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Interfaith prayer for children

Muslim leaders listen to speeches through headphones on National Day of Prayer and Action for Children
Muslim leaders listen to speeches through headphones on National Day of Prayer and Action for Children yesterday in Phnom Penh. Pha Lina

Interfaith prayer for children

Unicef and government officials yesterday called on religious leaders to help combat violence against children by educating their followers about consequences of violent child discipline common in Cambodia’s homes.

To commemorate National Day of Prayer and Action for Children, the minister of cults and religion, Min Khin, asked Buddhist, Muslim and Christian leaders to conduct a prayer to promote understanding of children’s rights and protection from violence, discrimination and neglect by their parents or at school.

This year’s event focused on preventing violence against children, encouraging religious leaders to use texts and teachings to guide their followers towards non-violent forms of child discipline.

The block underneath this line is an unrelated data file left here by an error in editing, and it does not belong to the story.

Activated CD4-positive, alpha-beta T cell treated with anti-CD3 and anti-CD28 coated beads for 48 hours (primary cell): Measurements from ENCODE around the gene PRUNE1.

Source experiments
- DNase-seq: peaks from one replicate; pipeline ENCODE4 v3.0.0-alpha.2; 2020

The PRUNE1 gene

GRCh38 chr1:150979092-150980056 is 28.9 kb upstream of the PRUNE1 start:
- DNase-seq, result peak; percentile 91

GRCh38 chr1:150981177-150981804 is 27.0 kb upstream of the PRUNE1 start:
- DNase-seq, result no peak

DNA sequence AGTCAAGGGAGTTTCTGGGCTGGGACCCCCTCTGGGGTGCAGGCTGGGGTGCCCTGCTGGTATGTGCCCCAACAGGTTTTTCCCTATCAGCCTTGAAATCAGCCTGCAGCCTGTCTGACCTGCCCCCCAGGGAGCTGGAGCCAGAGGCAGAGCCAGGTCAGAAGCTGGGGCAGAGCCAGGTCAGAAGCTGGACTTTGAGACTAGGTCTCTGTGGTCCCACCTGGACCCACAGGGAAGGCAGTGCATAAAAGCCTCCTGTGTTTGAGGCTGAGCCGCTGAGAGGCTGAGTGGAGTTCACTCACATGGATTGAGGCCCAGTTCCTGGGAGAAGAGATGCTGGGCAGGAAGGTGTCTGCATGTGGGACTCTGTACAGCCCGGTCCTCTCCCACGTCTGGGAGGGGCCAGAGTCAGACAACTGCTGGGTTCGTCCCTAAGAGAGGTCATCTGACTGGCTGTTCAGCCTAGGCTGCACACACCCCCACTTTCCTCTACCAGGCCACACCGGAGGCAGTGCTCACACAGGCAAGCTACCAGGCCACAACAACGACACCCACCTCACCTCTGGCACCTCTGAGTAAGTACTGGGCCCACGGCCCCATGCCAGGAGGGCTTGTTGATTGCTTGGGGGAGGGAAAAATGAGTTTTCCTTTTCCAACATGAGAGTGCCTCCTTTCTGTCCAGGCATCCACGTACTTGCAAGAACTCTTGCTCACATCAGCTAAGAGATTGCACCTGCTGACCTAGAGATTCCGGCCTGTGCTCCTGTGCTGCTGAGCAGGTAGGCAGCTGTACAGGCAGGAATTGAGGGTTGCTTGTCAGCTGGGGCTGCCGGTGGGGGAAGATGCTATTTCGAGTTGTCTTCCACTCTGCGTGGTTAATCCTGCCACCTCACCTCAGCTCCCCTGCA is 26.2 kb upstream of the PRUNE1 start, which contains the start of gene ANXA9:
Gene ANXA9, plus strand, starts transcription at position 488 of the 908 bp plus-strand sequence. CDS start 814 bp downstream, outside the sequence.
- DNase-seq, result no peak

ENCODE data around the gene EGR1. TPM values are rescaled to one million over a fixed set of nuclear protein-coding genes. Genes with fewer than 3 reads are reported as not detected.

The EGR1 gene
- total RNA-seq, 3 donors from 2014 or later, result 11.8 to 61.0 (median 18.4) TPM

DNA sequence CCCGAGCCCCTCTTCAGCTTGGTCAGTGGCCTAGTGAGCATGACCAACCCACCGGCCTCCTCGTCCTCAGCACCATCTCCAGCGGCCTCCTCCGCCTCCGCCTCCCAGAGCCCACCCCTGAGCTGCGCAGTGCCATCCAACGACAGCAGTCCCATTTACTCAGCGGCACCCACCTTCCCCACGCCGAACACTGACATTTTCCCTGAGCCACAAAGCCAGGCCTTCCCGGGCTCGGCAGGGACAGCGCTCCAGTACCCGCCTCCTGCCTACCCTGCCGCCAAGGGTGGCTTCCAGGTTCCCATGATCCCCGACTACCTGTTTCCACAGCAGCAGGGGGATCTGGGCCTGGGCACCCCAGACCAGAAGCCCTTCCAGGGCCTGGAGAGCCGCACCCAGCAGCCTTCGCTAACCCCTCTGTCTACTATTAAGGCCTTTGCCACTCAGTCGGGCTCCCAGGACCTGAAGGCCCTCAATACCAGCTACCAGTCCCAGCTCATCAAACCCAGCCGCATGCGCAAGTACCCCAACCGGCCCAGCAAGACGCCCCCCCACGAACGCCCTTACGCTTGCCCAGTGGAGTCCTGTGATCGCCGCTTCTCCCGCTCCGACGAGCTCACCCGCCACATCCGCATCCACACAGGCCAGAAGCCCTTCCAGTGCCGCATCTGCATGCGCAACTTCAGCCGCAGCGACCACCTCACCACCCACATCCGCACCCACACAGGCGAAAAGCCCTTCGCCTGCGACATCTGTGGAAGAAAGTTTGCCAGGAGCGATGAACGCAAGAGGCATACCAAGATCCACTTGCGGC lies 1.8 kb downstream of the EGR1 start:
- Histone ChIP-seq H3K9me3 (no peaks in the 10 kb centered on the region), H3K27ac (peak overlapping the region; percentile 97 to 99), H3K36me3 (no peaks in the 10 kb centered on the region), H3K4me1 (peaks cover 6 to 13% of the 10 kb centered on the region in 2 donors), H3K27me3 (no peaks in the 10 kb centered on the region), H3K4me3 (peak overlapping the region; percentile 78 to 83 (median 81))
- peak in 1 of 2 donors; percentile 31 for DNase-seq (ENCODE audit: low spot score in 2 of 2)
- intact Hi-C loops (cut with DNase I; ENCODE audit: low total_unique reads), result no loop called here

A study by Unicef on violence against children in Cambodia, which will be released in April, found that more than 75 per cent of all children had experienced at least one incident of physical violence before the age of 12, often committed “by those they trust and love”, Unicef deputy representative Sunah Kim Suh said.

“Violent forms of discipline … including those that may be considered mild, such as hitting, insulting, making demeaning comments on them [can cause] immediate to long-term damage,” she said.

“In Cambodia, violence against children in the homes is quite regular. Parents find it difficult to change their behaviour, because the [social] norms that prepare violent behaviour in their community remain unchanged,” Kim Suh said.

Religious leaders, she added, have the ability to influence individual behaviour and social norms that underlie violence against children, because of their positions of respect.

Christian representative Oung Vibol appealed to Cambodian pastors yesterday to preach the tenets of love and peaceful conduct. “Pay attention, listen to the children and explain or talk to [them] with sweet words and reason,” he said.

Meanwhile, Khim Sorn, the capital’s chief monk, urged “all monks in every pagoda across the country [to] preach the laws and principles of Buddhism to the parents … about feeding children with love, and non-violence”.

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